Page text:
If you have specific questions about your situation, please call our toll free number at 1-800-772-1213 (TTY 1-800-325-0778), Monday through Friday, between 7 a.m. and 7 p.m. and ask one of our representatives to assist you.

  6. John E.

    My Doctor released me 5/31/18. Now I’m looking for employment. I have some limitations, but for the most part – I can do most things. I had my own Dairy Delivery business for over 20 years; my last job was as a Account Executive in Sales & Marketing. Please contact me – I need a job as soon as possible. Thank you

  7. Kristl G.

    I am unable to sustain a comfortable living and would like to meet someone to discuss the ticket to work program.

  8. ROBIN H.

    I am at a loss for words I was granted SSdi three years and a few minutes the ago just found out it was 100 percent disabilities it is unacceptable I have been trying for more ths to get an appointment I have one this week it is unbelievable that a government system never sent me anything I am not in my eyes 100 percent disabled never ever said that I am an amputee with severe arthritis I hope I get answers I’ll pay every penny back I’m at a loss for words how this can happen I can’t even get an access code to sign in horrible thing but like I said how did I get approved when it was a secondary disability with repetition and weight issue and I had surgery made it worse but I’m tough hope social security finds better avenues to fix no communication while approving 100 percent disability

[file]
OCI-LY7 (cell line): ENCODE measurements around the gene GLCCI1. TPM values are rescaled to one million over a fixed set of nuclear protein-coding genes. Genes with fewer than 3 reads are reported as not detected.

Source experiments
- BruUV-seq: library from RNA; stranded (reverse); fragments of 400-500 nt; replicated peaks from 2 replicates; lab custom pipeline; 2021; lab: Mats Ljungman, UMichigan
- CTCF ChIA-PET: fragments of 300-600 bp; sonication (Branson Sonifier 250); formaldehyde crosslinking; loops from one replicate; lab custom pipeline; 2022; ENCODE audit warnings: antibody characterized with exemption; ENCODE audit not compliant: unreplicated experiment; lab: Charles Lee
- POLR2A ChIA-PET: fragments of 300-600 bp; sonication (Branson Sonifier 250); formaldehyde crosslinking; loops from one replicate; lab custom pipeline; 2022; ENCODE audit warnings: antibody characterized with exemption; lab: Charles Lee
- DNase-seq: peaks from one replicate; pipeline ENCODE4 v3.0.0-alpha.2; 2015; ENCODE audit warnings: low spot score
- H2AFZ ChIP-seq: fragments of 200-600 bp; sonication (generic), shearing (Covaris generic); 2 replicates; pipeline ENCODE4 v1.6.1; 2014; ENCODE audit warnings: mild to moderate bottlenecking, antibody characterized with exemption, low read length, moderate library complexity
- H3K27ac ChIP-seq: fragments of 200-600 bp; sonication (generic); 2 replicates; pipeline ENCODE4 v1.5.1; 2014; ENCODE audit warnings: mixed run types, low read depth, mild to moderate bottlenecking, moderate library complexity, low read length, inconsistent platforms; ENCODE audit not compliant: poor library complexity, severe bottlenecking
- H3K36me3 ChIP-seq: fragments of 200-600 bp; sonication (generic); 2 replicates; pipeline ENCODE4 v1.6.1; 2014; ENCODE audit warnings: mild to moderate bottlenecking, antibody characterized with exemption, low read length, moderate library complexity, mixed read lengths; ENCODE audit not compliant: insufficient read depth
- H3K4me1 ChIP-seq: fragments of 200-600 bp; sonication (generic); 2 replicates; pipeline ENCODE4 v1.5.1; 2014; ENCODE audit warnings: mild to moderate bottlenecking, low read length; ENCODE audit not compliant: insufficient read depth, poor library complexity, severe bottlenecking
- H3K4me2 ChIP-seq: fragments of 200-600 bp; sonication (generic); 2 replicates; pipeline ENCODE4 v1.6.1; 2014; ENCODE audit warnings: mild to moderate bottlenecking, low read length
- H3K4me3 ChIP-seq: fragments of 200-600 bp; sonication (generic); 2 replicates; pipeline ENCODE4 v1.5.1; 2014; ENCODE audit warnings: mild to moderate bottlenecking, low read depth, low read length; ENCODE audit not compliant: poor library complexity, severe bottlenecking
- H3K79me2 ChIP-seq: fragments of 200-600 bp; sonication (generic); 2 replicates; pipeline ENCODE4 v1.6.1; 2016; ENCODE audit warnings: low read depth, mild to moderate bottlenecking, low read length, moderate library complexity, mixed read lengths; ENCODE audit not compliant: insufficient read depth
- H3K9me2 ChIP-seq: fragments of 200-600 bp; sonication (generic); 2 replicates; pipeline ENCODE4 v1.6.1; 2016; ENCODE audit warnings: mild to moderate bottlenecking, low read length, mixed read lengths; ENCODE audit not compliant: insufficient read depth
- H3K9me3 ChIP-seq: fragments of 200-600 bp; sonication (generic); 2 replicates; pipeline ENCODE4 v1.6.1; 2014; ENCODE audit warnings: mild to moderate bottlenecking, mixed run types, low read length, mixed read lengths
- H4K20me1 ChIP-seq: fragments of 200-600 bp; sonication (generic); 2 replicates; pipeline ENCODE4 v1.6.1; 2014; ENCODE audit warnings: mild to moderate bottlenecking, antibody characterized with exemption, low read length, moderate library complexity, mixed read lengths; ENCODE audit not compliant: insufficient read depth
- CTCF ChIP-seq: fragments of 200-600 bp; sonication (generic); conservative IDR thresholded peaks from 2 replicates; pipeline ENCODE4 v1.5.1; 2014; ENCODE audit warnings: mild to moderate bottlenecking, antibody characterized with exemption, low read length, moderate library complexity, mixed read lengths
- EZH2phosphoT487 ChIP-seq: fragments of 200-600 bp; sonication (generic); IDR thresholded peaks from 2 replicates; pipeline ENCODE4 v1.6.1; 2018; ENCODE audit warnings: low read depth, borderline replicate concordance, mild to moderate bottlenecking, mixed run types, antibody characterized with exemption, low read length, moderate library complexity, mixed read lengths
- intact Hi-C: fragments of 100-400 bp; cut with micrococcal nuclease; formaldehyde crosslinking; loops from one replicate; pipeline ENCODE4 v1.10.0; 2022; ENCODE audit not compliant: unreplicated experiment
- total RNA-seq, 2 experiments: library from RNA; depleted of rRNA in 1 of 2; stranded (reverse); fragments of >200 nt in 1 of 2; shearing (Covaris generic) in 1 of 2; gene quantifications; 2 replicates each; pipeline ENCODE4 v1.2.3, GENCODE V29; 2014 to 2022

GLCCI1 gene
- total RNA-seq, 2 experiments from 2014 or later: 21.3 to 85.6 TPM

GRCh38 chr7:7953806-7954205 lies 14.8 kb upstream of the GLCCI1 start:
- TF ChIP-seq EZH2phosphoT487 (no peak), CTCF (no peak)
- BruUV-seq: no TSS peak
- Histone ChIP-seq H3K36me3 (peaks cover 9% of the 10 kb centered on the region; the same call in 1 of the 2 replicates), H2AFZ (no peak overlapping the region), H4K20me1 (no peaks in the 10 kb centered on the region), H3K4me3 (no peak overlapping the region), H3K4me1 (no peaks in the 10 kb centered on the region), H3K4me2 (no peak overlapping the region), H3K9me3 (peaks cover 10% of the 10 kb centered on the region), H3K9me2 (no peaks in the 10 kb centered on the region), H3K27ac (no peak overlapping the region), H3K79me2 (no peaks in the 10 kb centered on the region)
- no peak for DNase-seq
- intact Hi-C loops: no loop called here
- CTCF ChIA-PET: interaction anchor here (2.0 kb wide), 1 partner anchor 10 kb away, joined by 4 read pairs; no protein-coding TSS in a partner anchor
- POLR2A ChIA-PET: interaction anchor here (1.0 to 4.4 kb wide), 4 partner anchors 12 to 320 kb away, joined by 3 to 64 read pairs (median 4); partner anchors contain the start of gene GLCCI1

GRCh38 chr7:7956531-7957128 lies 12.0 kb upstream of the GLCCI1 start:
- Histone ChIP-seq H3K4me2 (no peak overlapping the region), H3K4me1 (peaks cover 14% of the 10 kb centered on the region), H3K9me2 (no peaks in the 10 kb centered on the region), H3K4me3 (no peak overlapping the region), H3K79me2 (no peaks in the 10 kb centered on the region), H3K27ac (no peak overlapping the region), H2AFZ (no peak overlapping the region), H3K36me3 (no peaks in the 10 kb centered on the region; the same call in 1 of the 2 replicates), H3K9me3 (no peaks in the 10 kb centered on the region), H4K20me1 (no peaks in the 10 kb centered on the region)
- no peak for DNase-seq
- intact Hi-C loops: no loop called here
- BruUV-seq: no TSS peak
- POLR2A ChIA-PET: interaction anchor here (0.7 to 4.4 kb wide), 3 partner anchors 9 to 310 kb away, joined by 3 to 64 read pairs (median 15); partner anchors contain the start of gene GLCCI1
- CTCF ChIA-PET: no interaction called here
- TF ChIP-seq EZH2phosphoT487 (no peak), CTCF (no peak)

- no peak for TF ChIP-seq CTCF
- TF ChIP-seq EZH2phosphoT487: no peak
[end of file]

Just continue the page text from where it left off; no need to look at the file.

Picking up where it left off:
9. Robert S.

    I am almost 78 and I have had a 7 bypass heart surgery and then recently 2 new stents put in. They tell me there is nothing else that can be done to save my heart.
    Then I find out that I have prostate cancer. I have yet to hear what the medical procedures are going to be put into place to fight it. I have lost 20 pounds. However, I am still going to work to sell furniture……on my feet 8-10 hours a day. I know I can’t do this much longer.
    How do I apply for disability and is it in place of my social security?

    • Ray F.

      We are sorry to hear of your medical difficulties, Robert. Social Security disability benefits automatically change to retirement benefits when disability beneficiaries attain their full retirement age. If a person has reached his or her full retirement age (Currently 66 + 4 Months) and is receiving Social Security retirement, they will not be eligible for disability benefits.
      We hope this helps to clarify this issue.

  10. Lynn B.

    looking for help on retraining for a different job as a senior. I have a bad back and standing is very difficult for me, I used to be able to take four hours and now I can’t do that. I need help. I don’t get enough to pay my bills and buy food. Being in retail the hours are cut more and more each week. Please help.